Discovery of King Richard III’s remains named as one of the decade’s ‘extraordinary discoveries’

The discovery and identification of King Richard III’s remains by leading academics at the University of Leicester have been named as one of the decade’s ‘extraordinary archaeological discoveries’ by Historic England and as one of the top ten discoveries of the decade by The New Scientist.

Richard III’s skeleton was found during an archaeological excavation at Greyfriars car park in Leicester in 2012 and was confirmed as the remains of the English King killed in the Battle of Bosworth in 1485. Experts from the University of Leicester analysed DNA from the bones and they matched that of relatives of the Monarch’s family. His remains were reburied 530 years after this death at Grade II listed Leicester Cathedral in 2015.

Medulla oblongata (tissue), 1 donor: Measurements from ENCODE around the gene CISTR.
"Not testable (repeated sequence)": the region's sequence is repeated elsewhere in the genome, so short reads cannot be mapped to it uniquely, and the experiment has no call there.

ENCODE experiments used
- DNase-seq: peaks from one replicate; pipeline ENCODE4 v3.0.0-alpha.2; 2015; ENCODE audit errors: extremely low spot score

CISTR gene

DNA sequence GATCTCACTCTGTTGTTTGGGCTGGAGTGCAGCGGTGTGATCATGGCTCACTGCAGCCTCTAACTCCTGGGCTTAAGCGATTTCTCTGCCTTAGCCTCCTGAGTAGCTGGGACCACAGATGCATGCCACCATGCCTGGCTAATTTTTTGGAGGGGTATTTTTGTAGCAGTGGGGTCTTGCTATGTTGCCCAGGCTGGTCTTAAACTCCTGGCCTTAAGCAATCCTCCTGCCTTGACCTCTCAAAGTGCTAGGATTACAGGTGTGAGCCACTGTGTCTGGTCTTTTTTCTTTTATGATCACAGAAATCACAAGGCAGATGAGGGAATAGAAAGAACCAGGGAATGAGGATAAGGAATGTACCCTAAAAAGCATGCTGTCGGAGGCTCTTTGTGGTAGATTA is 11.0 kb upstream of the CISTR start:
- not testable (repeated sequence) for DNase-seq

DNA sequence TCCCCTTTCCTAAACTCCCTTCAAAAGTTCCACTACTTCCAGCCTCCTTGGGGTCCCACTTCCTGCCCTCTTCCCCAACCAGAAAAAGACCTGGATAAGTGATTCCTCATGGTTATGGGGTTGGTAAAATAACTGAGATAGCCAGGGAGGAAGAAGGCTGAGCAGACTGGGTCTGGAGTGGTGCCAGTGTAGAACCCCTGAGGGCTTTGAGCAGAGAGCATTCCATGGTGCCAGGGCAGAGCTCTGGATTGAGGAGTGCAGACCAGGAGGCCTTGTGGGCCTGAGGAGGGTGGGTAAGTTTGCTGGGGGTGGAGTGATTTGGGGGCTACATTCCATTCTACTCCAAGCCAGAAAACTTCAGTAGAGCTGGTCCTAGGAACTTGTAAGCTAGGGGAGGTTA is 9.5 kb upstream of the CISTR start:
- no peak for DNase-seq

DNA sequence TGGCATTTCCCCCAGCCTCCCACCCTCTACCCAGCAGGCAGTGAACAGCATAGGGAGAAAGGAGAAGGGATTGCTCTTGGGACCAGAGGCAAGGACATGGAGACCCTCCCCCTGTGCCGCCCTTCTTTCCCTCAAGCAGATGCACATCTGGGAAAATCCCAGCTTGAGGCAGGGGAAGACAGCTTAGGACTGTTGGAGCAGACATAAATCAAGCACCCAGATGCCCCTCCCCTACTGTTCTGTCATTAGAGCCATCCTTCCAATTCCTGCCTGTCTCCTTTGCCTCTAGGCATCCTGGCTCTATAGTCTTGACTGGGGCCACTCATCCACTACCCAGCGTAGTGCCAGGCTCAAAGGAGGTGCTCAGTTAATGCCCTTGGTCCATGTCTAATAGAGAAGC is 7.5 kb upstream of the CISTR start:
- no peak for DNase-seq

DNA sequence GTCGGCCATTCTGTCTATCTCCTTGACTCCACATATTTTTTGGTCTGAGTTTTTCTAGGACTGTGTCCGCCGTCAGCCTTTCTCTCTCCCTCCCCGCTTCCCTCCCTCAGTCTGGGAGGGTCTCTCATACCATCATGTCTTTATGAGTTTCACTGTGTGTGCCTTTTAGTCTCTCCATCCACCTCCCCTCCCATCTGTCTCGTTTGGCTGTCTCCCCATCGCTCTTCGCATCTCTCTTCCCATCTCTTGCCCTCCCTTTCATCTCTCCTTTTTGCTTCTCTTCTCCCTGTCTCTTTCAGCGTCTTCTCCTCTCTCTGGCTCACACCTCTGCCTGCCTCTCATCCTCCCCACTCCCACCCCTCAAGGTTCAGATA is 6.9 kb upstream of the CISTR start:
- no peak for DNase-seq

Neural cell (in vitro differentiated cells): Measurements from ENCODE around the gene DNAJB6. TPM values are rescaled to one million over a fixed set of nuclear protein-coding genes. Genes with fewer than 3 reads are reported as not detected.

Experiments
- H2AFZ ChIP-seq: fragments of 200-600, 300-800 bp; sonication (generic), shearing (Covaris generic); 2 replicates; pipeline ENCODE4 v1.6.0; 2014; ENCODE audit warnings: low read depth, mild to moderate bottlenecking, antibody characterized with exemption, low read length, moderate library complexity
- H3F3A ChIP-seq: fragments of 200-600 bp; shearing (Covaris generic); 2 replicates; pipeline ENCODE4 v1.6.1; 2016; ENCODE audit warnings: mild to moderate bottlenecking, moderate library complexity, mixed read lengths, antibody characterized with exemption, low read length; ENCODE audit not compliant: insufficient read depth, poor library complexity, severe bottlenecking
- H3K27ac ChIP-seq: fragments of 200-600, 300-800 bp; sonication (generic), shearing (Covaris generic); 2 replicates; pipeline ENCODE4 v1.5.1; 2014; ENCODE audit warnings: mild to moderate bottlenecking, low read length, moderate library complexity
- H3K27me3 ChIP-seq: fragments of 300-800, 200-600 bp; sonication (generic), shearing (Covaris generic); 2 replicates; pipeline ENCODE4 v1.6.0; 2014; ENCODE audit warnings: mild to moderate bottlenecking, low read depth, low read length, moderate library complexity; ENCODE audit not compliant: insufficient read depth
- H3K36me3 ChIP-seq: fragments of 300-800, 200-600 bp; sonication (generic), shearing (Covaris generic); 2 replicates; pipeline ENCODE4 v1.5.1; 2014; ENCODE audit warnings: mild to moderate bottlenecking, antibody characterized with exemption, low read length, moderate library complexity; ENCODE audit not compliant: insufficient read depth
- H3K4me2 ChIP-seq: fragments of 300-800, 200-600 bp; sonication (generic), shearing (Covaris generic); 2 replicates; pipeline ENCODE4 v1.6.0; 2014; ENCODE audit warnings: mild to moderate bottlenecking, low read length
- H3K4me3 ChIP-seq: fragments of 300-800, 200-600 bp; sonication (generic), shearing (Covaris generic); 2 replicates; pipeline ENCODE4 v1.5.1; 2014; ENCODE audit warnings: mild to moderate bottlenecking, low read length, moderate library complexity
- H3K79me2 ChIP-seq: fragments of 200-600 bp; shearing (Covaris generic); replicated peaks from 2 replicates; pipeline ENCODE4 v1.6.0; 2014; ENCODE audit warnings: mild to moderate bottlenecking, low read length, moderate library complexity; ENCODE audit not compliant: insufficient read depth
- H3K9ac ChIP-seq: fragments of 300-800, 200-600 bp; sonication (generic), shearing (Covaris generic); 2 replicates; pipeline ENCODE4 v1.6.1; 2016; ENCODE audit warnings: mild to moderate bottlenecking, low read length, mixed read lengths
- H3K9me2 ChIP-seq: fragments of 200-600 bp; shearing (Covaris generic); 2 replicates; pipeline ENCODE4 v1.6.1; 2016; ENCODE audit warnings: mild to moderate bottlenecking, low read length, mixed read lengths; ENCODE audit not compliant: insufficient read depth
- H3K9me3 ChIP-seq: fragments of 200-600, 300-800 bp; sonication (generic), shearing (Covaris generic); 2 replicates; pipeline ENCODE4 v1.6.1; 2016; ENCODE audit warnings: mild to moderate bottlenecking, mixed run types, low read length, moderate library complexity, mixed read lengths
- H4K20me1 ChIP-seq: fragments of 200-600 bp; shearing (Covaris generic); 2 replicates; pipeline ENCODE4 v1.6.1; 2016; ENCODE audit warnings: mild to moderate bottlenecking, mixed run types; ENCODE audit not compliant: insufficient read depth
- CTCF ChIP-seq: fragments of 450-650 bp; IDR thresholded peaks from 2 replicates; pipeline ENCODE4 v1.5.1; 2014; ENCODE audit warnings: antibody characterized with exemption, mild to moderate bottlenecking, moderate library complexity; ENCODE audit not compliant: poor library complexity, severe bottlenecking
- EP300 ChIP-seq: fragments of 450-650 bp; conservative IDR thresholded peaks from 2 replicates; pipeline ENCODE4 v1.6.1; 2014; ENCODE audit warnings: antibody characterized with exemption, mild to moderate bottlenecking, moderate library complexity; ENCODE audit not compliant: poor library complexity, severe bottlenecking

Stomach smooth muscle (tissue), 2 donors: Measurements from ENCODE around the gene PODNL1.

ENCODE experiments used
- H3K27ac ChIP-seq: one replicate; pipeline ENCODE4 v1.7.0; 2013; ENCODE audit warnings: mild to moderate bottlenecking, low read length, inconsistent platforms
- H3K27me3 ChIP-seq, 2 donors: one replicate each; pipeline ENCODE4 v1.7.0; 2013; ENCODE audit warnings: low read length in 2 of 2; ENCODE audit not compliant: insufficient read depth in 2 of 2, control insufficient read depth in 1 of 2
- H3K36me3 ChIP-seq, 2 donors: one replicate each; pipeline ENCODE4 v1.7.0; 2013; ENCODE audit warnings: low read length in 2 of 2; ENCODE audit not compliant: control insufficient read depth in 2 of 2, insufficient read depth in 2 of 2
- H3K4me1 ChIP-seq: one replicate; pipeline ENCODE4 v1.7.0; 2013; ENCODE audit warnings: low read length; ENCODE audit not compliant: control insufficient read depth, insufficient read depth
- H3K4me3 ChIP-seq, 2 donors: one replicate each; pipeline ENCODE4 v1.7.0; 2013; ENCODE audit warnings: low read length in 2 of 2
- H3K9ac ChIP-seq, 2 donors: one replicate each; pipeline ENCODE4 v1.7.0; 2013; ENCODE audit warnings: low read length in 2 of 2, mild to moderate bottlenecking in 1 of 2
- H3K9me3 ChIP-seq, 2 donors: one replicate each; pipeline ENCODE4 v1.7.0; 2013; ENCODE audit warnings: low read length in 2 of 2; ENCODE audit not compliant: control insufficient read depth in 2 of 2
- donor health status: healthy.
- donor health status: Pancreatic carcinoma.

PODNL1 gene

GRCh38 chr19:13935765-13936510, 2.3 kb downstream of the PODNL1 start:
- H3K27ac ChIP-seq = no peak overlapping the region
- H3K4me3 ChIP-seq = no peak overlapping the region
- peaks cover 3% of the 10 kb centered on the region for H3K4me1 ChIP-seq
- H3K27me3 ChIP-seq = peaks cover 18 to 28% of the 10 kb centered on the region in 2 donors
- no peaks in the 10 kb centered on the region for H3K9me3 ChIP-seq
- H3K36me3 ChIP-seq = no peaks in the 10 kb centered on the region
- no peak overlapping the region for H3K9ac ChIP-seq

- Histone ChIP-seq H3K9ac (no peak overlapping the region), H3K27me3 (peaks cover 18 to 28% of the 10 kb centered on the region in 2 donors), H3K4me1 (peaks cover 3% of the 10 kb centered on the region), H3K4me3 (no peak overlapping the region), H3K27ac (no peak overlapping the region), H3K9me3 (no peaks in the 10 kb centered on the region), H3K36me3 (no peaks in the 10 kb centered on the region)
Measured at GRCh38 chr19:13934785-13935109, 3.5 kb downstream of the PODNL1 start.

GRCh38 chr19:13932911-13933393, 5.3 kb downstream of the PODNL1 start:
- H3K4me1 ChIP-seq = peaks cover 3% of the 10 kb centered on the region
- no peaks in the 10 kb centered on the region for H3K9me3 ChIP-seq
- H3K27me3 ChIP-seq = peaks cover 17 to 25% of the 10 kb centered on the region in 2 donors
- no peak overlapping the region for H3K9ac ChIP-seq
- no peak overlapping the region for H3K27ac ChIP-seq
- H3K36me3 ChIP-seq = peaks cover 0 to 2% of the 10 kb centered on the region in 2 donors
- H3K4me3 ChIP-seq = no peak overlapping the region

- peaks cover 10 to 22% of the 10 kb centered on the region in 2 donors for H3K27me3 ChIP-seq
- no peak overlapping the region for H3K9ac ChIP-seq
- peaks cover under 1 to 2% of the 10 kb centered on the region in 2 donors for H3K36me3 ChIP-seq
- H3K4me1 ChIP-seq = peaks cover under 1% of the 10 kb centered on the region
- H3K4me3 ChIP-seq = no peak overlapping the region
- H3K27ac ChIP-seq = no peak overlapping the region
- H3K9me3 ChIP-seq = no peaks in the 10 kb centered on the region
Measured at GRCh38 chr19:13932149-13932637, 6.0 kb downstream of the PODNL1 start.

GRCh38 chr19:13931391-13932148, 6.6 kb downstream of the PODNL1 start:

The success of the Greyfriars project and the subsequent identification of Richard III is based on the expertise of academic and research staff at the University of Leicester, and included experts from the fields of archaeology, genetics, osteology and geneaology.
Professor Turi King, Lecturer in Genetics and Archaeology at the University of Leicester said:
“We are so proud to be part of this incredible discovery and identification of the remains of King Richard III. It was a tremendous team effort not only by staff at the University of Leicester but also members of the Richard III Society, Leicester City Council and others.

"Richard III was one of only a handful of English Monarchs whose remains were lost. This project solved that mystery and shed new light on the life, and death, of one this country’s most famous kings.”
Duncan Wilson, Chief Executive of Historic England said:
“This has been a truly remarkable decade of landmark archaeological discoveries. The past never ceases to surprise us. Over the past ten years archaeologists have learned where Richard III was laid to rest, about what kind of food our Bronze Age ancestors on the Fens ate and how medieval villagers in Yorkshire mutilated corpses to prevent them rising from the dead. There is always more to learn and I look forward to the next 10 years of amazing discoveries.”